There are many paths into BDSM, but perhaps the most common way people are introduced to kinky play is through a partner who suggests a spanking or handcuffs “to spice things up.” Once an enthusiasm for kink is discovered, many (if not most) confine their BDSM interests to the privacy of their own bedrooms. That’s what my husband and I did after stumbling into a passion for Dominance and submission (D/s) and all the erotic explorations that go with it. Even though we quickly came to consider power exchange the most important part of our relationship — and a defining aspect of our sexual identities — we kept our BDSM adventures a “secret” just between us. For four years.
In those first years, holding this secret felt light and easy; we were in our own private community of two, sharing the thrill of constant discoveries. But eventually our D/s journey hit a luIl, a feeling of coasting along, with nowhere new to go. I longed to talk to someone about the ups and downs of our efforts to go further into D/s, and so, I nervously went online looking for other kinksters. Within a matter of hours, I had a personal invitation to a local munch. My darling Daddy and I were unsure whether it would be worthwhile to go, but decided to give it a shot. Walking into that first munch wasn’t easy, I felt very uncomfortable to emerge from the safety of anonymity. But we were soon grateful we took the plunge. In fact, joining the BDSM community changed our lives nearly as much as our discovery of BDSM did.
I had no idea how satisfying, or how important, it would feel to introduce myself as a “submissive.” To feel that I could be my authentic self with other people for the first time, a self who was not judged for what I liked and who I wanted to be. Of course, I have long known how important it is to positively embrace one’s sexual self in order to experience wholeness and well-being, yet I was still surprised by how sweet the feeling of liberation. I also had no idea how much fun it would be to hang out with a bunch of kinky people who laughed boisterously about sexual subjects, and who didn’t feel the need to edit themselves for ‘respectability.’ Most exciting, as we made more connections, more friends, and went to more events, workshops and classes, our personal D/s journey was fueled anew. In less than a year we had committed to a more 24/7 way of living, and happily took part in a collaring ceremony with a gathering of our new kinky friends.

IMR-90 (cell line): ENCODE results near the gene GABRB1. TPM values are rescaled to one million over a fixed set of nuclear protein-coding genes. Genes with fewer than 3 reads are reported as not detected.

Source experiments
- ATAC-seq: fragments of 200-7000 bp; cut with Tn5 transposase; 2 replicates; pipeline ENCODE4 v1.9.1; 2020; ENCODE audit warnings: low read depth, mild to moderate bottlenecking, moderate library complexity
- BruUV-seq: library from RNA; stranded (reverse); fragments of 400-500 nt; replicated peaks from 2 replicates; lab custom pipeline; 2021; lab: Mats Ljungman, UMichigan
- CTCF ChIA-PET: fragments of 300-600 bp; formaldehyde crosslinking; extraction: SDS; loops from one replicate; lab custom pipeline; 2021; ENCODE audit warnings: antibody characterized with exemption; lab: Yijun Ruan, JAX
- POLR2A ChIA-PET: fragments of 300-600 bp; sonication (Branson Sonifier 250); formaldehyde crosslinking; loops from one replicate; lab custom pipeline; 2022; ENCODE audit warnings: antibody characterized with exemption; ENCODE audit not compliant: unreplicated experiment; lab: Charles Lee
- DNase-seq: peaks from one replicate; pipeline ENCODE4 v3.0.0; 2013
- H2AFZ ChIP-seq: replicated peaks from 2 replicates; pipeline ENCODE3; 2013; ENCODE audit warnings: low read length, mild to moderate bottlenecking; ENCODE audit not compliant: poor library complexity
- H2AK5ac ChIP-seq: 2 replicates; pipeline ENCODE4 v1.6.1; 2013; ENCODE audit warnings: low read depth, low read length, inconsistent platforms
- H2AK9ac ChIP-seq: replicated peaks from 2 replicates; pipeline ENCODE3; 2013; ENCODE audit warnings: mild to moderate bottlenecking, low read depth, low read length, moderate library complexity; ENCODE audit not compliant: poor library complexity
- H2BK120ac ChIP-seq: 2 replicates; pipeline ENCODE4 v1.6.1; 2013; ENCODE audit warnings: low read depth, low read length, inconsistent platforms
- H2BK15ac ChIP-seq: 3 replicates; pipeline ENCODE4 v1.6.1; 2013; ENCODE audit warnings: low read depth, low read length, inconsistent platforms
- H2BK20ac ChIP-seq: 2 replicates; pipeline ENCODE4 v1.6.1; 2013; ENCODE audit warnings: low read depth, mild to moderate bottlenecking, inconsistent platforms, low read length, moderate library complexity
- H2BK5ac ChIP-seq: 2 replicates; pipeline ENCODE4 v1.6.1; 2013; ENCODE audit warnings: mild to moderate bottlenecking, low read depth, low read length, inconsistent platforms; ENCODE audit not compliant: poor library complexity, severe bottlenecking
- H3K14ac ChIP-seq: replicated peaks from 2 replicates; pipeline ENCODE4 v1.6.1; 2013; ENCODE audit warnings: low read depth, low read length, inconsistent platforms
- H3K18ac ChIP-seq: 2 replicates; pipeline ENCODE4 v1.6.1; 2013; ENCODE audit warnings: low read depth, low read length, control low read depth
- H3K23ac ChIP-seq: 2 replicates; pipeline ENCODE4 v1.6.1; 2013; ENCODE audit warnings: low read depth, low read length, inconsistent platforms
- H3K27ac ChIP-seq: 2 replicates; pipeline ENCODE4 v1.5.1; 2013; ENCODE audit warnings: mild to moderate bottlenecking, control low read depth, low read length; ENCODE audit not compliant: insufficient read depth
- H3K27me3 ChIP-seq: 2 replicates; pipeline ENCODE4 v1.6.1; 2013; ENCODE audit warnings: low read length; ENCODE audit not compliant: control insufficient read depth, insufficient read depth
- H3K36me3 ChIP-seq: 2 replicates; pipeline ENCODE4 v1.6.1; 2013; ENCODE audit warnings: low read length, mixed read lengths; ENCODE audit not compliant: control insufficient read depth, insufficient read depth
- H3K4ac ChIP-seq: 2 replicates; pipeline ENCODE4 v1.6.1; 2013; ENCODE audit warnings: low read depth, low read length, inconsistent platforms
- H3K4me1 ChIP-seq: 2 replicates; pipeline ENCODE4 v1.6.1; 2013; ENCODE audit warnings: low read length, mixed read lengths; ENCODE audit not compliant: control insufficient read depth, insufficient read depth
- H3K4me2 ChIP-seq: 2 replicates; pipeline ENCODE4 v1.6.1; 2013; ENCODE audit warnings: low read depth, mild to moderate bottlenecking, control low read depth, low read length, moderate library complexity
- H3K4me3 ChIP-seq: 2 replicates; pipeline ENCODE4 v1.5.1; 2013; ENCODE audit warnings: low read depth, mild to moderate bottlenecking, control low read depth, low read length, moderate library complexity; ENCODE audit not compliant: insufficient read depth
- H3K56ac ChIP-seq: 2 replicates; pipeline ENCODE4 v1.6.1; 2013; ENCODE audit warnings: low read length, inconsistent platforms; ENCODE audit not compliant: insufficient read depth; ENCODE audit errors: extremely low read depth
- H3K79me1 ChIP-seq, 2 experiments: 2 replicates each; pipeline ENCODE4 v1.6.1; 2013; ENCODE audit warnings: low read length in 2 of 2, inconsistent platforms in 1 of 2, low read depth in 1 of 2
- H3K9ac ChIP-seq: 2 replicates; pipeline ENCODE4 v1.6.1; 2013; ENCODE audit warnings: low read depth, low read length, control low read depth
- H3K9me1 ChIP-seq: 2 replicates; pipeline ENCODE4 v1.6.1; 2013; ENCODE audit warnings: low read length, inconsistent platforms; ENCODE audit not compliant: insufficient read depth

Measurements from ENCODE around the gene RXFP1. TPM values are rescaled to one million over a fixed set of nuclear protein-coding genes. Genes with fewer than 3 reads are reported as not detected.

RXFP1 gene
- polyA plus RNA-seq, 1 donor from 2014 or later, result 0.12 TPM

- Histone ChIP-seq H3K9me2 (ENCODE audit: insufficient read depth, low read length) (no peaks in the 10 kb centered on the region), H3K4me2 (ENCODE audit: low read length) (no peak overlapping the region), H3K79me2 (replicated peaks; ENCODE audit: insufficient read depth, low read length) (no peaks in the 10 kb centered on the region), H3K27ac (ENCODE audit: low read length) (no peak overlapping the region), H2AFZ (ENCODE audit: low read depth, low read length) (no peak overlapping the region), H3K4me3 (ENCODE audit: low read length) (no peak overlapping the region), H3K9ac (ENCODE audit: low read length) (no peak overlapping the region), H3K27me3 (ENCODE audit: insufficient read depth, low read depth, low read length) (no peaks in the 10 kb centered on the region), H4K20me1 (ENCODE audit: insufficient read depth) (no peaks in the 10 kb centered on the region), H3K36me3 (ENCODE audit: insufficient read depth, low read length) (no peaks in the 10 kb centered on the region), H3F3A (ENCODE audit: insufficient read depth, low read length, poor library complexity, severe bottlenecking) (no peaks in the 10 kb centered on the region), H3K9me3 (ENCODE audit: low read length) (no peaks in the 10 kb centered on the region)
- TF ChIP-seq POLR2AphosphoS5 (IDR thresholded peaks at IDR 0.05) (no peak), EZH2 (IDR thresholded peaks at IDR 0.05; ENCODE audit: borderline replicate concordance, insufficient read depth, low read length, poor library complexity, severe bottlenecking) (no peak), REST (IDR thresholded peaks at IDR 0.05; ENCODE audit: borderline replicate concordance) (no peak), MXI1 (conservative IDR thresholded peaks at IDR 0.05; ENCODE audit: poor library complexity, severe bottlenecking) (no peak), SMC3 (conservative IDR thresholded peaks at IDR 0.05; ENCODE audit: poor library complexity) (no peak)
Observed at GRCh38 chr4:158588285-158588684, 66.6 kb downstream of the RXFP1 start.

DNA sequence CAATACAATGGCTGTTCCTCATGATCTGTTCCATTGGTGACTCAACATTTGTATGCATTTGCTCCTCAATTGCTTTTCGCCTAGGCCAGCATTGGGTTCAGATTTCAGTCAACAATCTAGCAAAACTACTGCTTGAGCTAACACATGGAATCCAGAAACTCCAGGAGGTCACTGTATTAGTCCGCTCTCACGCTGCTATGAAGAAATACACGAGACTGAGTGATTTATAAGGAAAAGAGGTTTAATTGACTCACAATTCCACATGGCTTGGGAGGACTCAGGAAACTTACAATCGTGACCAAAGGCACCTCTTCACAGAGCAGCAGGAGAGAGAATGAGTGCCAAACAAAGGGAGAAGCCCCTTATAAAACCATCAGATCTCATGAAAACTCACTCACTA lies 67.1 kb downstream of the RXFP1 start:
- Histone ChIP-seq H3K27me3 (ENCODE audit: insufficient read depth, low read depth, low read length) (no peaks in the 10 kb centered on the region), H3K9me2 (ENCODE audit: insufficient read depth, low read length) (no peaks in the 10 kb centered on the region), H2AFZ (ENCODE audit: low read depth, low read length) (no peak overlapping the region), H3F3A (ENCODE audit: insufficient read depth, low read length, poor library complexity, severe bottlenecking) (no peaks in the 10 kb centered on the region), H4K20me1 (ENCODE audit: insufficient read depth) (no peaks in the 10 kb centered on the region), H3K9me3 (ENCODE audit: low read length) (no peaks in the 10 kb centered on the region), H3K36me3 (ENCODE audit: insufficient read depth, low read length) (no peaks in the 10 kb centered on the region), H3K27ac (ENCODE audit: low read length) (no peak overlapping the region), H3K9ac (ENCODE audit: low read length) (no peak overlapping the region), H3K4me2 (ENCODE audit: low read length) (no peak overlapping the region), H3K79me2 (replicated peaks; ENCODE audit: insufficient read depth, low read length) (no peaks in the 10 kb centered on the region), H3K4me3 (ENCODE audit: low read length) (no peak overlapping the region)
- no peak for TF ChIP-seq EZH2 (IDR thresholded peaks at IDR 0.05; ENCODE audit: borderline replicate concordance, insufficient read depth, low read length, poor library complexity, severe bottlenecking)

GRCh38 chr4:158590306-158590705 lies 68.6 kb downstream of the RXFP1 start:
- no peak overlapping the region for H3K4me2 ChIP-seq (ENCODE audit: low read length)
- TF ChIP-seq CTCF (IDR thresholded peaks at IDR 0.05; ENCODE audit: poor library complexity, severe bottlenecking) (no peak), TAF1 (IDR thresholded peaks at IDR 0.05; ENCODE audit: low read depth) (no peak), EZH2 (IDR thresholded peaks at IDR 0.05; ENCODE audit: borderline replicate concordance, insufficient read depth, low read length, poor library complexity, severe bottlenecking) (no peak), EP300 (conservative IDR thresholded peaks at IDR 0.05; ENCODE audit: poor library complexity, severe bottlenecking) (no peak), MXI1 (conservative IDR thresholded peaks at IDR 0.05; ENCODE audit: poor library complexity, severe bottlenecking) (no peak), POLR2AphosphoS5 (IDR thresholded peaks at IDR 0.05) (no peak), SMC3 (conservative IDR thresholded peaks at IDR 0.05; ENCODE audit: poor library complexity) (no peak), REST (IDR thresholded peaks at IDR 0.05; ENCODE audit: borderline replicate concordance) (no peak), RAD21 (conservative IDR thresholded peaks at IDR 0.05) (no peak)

It’s now been two years since we joined our local community, and we have discovered a whole host of benefits, including:
Once you’ve made the decision to take the plunge and join the BDSM community, how to go about it?
The first step is to log onto FetLife, the essential online hub for the BDSM community, and create a profile. (There are other BDSM community sites, but most are geared toward hookups and dating, and none are as universally populated by kinksters as Fetlife). Next, click on “Groups” at the top of the Home page and look for your city/area. You will find a list of local kink groups you can join. Smaller cities may only have one group, while larger cities may have several. Most groups post an event calendar with classes, events and, most important, regular “munches.” I live in a fairly small county population-wise, and yet I am able to choose between five regular munches each month in different towns within an hour’s drive of me.
A munch (usually featuring a meal at a restaurant), or a slosh (usually just drinks), is the basic entryway into your local community. These events are non-kinky social mixers attended by kinky people for the purpose of making new connections or catching up with friends in the community. If one is on the shy side, walking into a munch to meet people can be a daunting prospect. But every munch has a host who will usually make an effort to introduce new people to others, if they so desire. In my experience, kinky people are incredibly warm and welcoming to new members, and try hard to be inclusive and integrate new people into the local community. (You can find more information on what to expect at your first munch here and here.)
For many, attending munches is a mainstay of their BDSM life. One academic survey of over 1,000 BDSM practitioners on FetLife found that as many as 65 percent report going to a munch at least once a month. But attending munches is not required, nor the only way to become part of the community. Attending workshops, classes or support groups also opens the door to learning more, meeting people in a non-pressure environment, and finding a sense of belonging.
While most kinksters will agree on the long list of benefits of joining their local community, and say they can’t imagine their lives without being part of it, they will probably admit to a few complaints as well. Like any community of unique individuals, personality conflicts happen, group leadership can be out of step or prone to power struggles, or a generational divide can pop up. Still, the spirit of openness of the community, the emphasis on clear communication and the sharing of laughter usually goes a long way toward smoothing conflicts. And, because its members share such a uniquely intense common interest, requiring such trust in other members, the sense of fellowship within the BDSM community is simply like no other.